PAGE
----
Ask God to orient or reorient you to Himself. Confess any known sin. Thank Him for His forgiveness. Be still and reflect on Jesus and His sacrifice for you. Ask the Holy Spirit to open your heart and mind to God’s Word. Pray for others in your life that they, too, would know and love God today.
“9 What shall we conclude then? Do we have any advantage? Not at all! For we have already made the charge that Jews and Gentiles alike are all under the power of sin. 10 As it is written: ‘There is no one righteous, not even one; 11 there is no one who understands; there is no one who seeks God. 12 All have turned away, they have together become worthless; there is no one who does good, not even one.’ 13 ‘Their throats are open graves; their tongues practice deceit.’ ‘The poison of vipers is on their lips.’”
In verses 10-13, Paul strings together Old Testament texts; this is known as “pearl stringing.” Pearl stringing was a common practice in Paul’s time; rabbi would have used this technique when opening their synagogue sermons.
Paul quoted from Psalm 14:1-3, “A fool has said in his heart there is no God.” And in Psalm 51:1 “The fool has said in his heart, ‘There is no God.’ They are corrupt, and have committed abominable injustice.”
Remember Paul was giving his closing argument to the Jews; he purposely quoted from the Jewish scriptures to drive home the point that “all” were guilty before God. No doubt some Jews protested at Paul saying Jews and Gentiles were on equal footing in regard to sin. But, in quoting these passages, Paul was saying, “I’m simply affirming what God has already said about humanity, sin, and righteousness.”
Humanity is in a bad spot. Apart from the indwelling Holy Spirit, people cannot exhibit this fruit of the Spirit (Gal. 5:22). They have no inner spiritual capacity whereby they can normally and automatically exercise genuine kindness toward others. Instead, sin causes them to be selfish and self-centered. This downward spiral just leads to more brokenness.
This was why in verse 13 he said “Their throats are open graves; their tongues practice deceit…The poison of vipers is on their lips.” This was a quote from Psalm 5:9 and it illustrated the potentially harmful effects of words. Paul was not talking about flattery in the sense that you want to encourage someone; no, he meant to flatter with intention to do evil. That’s why he said their throats were open graves. Think of the stench that comes from an open grave, that’s what he had in mind here.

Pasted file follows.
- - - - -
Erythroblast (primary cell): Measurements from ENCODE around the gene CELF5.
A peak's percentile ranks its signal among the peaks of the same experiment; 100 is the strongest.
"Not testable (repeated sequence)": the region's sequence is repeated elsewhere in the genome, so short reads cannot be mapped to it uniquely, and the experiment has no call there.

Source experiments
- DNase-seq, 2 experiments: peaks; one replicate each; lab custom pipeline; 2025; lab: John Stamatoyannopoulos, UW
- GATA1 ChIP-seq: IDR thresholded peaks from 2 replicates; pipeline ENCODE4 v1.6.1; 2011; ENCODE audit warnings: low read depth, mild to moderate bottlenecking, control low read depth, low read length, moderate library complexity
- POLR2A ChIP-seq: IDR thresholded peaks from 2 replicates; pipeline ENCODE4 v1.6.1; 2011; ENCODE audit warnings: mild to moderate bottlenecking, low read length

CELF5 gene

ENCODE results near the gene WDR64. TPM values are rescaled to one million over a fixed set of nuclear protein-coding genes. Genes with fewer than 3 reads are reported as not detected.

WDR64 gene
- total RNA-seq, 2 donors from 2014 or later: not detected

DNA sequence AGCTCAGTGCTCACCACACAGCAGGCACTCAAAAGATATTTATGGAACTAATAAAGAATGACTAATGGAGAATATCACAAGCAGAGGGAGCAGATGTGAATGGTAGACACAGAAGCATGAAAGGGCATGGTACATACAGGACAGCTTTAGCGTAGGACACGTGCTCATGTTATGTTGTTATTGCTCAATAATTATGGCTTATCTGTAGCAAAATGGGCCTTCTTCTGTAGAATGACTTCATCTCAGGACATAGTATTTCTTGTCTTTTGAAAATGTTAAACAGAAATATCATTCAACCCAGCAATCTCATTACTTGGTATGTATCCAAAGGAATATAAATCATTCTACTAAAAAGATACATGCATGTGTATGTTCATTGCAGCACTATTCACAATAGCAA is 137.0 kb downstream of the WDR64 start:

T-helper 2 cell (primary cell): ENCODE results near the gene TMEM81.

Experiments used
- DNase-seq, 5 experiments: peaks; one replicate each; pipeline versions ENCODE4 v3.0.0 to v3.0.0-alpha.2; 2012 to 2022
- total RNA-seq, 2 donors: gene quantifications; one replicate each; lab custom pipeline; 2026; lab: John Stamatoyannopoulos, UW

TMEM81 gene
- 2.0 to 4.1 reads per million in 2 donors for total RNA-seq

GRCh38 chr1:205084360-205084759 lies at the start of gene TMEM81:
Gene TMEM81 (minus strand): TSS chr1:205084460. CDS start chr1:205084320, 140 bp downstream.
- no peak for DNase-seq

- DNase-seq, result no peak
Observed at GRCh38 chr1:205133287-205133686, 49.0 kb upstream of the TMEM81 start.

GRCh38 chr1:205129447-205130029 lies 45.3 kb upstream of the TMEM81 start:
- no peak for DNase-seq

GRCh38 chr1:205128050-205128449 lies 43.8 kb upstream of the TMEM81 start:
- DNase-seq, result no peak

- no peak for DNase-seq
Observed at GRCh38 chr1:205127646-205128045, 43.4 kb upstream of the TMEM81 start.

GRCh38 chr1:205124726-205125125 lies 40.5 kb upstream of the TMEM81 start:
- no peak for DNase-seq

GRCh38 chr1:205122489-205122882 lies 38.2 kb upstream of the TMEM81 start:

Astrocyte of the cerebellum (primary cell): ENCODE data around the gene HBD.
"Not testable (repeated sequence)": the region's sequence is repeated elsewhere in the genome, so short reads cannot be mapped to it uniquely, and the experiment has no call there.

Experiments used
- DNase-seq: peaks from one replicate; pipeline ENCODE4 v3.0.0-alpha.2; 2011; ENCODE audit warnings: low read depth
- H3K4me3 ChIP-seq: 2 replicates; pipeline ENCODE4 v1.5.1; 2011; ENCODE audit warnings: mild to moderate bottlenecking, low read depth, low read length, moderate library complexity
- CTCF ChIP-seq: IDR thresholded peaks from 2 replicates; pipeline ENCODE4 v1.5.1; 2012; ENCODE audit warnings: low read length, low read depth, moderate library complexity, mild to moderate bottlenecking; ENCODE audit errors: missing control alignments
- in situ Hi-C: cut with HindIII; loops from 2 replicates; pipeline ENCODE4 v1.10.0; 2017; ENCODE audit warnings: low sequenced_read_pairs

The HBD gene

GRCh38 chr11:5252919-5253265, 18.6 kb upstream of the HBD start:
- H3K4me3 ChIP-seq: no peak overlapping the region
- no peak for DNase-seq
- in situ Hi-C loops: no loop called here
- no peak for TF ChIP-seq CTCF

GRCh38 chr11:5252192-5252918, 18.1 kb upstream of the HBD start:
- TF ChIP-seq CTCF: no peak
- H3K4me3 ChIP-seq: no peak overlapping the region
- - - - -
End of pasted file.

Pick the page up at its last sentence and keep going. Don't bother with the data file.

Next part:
So how about you…how do you use your words? James chapter three reveals quite a bit about the difficulties we can have because of our mouth. I think of my own life and I shudder when I think of the stupid and hurtful things I’ve said. Honestly, sometimes I have something come to my mind and I think to myself, “Don’t say it!” As quickly as that thought comes to mind, I say it! I always live to regret it. It’s foolish.
James makes it clear that “no one can tame the tongue (James 3:8).” James reveals the truth about the tongue: it is a small part of the body, but it makes great boasts (verse 5); it is a fire and a world of evil that defiles the whole person (verse 6); it is set on fire by hell (verse 6); and it is an unrestrainable evil and full of deadly poison (verse 7). Is it any wonder, then, that God declares that taming the tongue is impossible?
If we’re honest, it’s hard for us to admit that most of what James says is true in our own lives. Because of the fall, we have lost dominion over this small piece of flesh. Human nature does not have the ability or strength to govern this little member.
So what is the remedy? God. Only God can bring it under control. Only by His Spirit living within us can we hope to gain control over our tongues. He convicts us when we sin with our lips. That conviction drives us to repent and pray for more filling of the Spirit so that we can avoid further sin. As we cling to Him and yield to Him in obedience, He controls us more and more, including our tongues.
*From what you have just read and considered: What is a personal implication/application for your life today?
(Personalize this prayer today; make it specific to the circumstances that face you.)
Ask God to lead you through His Spirit as you go through your day. Ask Him to bring to mind the truth of the gospel and its implications for what you will encounter today. Tell Him “Yes” to His will and ask Him for His power and protection to live this “yes.” Ask God to create and reveal opportunities to proclaim the good news today. KEEP PRAYING THROUGHOUT YOUR DAY.
Inspiration and insight for the devotionals came from the following books: Reading Romans with John Stott; The Message of Romans: God’s Good News for the World (The Bible Speaks Today Series), Stott, John; Romans (The NIV Application Commentary Book 6) Moo, Douglas J.; Encountering the Book of Romans: A Theological Survey (Encountering Biblical Studies) Moo, Douglas J.; Believers Bible Commentary; The Expositor’s Bible Commentary, with the New International Version, Romans through Galatians; NIV Life Application Bible.